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Why I Might Trade My Chipotle Stock for Shake Shack

Adam Levine-Weinberg, The Motley Fool

I have been bullish about Chipotle Mexican Grill (NYSE: CMG) for several years, believing that Chipotle would eventually recover from its food safety problems. During 2018 in particular, the fast-casual pioneer made a lot of progress in accelerating its comp sales growth and returning to margin expansion (excluding one-time costs).

As a result, Chipotle stock has roughly doubled over the past year. On Wednesday, the stock hit a new multiyear high near $640 before retreating a bit, driven by optimism around the rollout of its long-awaited loyalty program.

CMG Chart

Chipotle Stock Performance, data by YCharts.

However, with Chipotle stock having surged back toward its all-time high so quickly, shares of another up-and-coming fast-casual chain are starting to look attractive by comparison. Here's why I'm thinking of selling my remaining Chipotle shares in order to buy Shake Shack (NYSE: SHAK) stock.

Superior growth potential

Chipotle's 2019 guidance calls for a solid mid-single-digit comp sales increase. This strong outlook has been a key driver of Chipotle stock's huge year-to-date rally. Including the addition of new restaurants, analysts expect Chipotle to grow its revenue by 9% this year, followed by roughly 10% growth in 2020.

By contrast, Shake Shack's guidance calls for 0% to 1% comp sales growth in 2019. However, the company is adding new restaurants at a furious pace. Last year, Shake Shack expanded its base of company-operated locations from 90 to 124, with half of its 34 restaurant openings occurring in the fourth quarter. Shake Shack plans to keep its foot on the accelerator this year, opening between 36 and 40 new company-operated restaurants.

The net result is that Shake Shack expects revenue to surge 24% to 25% this year to a range of $570 million to $576 million. That would build on a 28% surge in revenue last year.

Shake Shack is planning for a similar level of new restaurant openings in 2020. In the long run, management sees the potential for at least 450 domestic company-operated Shake Shacks -- plus a large base of licensed locations, primarily abroad. Chipotle, which opened its 2,500th restaurant last month, simply doesn't have the same level of revenue growth potential.

People lined up in front of a Shake Shack in Charlotte, North Carolina.

Shake Shack is growing at a breakneck pace. Image source: Shake Shack.

An expansion-and-scale story

Bears are concerned about Shake Shack's meager comp sales growth -- especially because the company is relying on price increases to offset traffic declines -- and its relatively low pre-tax margin. However, these common metrics are not very useful right now, due to Shake Shack's small size and rapid growth.

First, Shake Shack doesn't add restaurants to its comparable base until they have been open for 24 months. At the end of 2018, just 61 of its 124 company-operated restaurants were in the comp base, so fluctuations in sales at a relatively small number of restaurants -- particularly in Shake Shack's home market of New York City -- can have a big impact on comp sales growth.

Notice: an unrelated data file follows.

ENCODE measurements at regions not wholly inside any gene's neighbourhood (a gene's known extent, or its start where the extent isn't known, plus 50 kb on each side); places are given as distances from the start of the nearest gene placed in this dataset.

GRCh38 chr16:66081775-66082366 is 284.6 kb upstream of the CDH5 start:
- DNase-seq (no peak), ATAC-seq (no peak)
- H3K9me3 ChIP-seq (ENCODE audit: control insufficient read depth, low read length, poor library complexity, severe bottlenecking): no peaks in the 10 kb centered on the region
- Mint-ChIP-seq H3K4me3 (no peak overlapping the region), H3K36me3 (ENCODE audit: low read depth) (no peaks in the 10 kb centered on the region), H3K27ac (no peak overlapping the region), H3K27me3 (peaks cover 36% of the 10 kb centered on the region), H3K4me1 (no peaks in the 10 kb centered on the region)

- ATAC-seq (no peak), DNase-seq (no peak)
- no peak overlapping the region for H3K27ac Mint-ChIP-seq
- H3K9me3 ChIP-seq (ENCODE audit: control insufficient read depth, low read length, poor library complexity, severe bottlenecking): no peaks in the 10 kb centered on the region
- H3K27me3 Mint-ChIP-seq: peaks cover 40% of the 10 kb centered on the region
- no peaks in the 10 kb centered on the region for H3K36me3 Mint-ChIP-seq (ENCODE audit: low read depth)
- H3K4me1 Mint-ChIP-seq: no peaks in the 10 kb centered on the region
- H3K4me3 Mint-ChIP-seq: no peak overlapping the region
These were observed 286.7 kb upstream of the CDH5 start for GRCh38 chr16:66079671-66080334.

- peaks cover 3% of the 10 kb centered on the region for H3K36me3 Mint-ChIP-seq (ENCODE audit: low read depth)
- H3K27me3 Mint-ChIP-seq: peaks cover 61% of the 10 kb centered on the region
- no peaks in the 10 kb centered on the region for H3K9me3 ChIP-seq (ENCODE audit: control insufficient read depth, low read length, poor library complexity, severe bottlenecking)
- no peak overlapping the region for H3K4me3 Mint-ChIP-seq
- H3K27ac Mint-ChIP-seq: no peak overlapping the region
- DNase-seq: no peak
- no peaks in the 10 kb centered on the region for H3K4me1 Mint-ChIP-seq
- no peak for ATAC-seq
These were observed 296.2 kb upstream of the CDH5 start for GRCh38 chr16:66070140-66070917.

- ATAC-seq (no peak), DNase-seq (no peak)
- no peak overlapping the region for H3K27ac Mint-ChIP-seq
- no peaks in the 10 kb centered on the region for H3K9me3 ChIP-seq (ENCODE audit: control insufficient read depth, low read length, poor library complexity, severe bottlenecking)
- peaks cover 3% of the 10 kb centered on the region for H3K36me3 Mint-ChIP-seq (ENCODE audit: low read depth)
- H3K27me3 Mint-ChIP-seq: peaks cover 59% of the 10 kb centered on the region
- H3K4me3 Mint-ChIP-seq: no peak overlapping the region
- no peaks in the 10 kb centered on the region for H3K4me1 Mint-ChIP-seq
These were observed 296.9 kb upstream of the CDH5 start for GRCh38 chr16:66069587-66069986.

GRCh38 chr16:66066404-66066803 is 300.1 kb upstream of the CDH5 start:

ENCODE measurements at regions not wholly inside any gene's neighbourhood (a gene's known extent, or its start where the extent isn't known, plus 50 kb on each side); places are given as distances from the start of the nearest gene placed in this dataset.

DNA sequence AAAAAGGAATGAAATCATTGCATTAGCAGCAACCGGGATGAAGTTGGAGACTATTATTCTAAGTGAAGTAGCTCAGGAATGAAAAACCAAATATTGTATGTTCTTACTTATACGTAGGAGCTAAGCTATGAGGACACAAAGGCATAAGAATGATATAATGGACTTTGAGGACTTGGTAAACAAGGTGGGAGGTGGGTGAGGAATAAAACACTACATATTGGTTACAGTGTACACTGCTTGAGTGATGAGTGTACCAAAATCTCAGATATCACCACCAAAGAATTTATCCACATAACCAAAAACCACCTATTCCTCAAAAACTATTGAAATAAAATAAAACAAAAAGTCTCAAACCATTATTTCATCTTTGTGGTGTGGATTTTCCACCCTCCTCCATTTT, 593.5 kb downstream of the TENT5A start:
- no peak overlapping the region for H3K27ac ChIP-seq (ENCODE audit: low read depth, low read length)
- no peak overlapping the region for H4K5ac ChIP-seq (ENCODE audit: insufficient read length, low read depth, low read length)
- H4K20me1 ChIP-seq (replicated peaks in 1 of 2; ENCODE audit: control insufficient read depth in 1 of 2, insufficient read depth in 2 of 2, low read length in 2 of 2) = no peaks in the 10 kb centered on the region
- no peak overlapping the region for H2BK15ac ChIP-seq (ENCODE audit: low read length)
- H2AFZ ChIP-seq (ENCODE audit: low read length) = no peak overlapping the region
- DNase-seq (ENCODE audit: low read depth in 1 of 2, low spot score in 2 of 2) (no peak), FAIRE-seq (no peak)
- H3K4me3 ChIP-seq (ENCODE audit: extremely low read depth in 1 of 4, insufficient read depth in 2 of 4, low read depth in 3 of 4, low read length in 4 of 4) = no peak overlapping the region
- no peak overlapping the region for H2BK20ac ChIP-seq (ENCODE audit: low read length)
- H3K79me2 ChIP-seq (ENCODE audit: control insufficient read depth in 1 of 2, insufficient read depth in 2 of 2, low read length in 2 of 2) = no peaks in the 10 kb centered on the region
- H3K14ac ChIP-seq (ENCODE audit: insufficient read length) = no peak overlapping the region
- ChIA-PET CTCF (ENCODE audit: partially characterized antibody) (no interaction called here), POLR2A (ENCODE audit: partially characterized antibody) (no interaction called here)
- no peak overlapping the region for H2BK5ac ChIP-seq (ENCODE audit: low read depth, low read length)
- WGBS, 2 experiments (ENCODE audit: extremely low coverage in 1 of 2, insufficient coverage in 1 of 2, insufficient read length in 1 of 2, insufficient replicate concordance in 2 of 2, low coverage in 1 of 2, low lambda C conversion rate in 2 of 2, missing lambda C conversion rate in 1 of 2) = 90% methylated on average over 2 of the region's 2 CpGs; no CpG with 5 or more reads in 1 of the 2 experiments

Second, because Shake Shack is growing quickly, it frequently cannibalizes sales at existing restaurants when it opens new ones nearby. This will be a significant headwind to comp sales growth and comp traffic growth for the foreseeable future.

Third, while Shake Shack's guidance implies that its pre-tax margin will fall below 5% this year, the company is incurring substantial expenses to support future growth. A surge in the minimum wage in many of its key markets has also weighed on Shake Shack's profitability recently.

That said, Shake Shack's restaurant-level operating margin was 25.3% last year. Management expects that metric to come in between 23% and 24% in 2019. By contrast, Chipotle posted an 18.7% restaurant-level margin last year. These strong unit-level margins mean Shake Shack could have enviable margins a decade from now, when it will have much greater scale.

Chipotle stock is cheaper, but Shake Shack looks like a better buy

Shake Shack stock currently trades for a sky-high 89 times its projected 2019 earnings per share. Meanwhile, even after its huge rally over the past year, Chipotle stock trades for a comparatively modest 52 times its projected 2019 EPS.

However, Shake Shack could deliver explosive earnings growth over the next decade or so as it grows into its full potential. Based on its initial 2019 guidance, Shake Shack will spend between $79.4 million and $82.2 million on general and administrative (G&A) expense and pre-opening costs this year -- roughly 14% of its projected revenue. That's a big obstacle to its profitability.

In the long run, pre-opening expense will decline -- particularly as a percentage of revenue -- as the rate of new restaurant openings slows. Furthermore, Shake Shack will be able to leverage its existing G&A spending as it grows. For example, Chipotle's G&A expense more than doubled between 2003 and 2007 but still declined from 10.8% of sales to 6.9% of sales over that period as revenue grew at an even faster clip.

Shake Shack is on pace to reach its target of 450 domestic company-operated locations within a decade or less. By the end of that period, revenue is likely to be at least four times 2018 levels, while Shake Shack's pre-tax margin should be well into double-digit territory as G&A and pre-opening costs decline as a percentage of revenue.

I still think that Chipotle stock has solid long-term potential. But Shake Shack is starting to look like a better bet for patient investors.

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Adam Levine-Weinberg owns shares of Chipotle Mexican Grill. The Motley Fool owns shares of and recommends Chipotle Mexican Grill. The Motley Fool has a disclosure policy.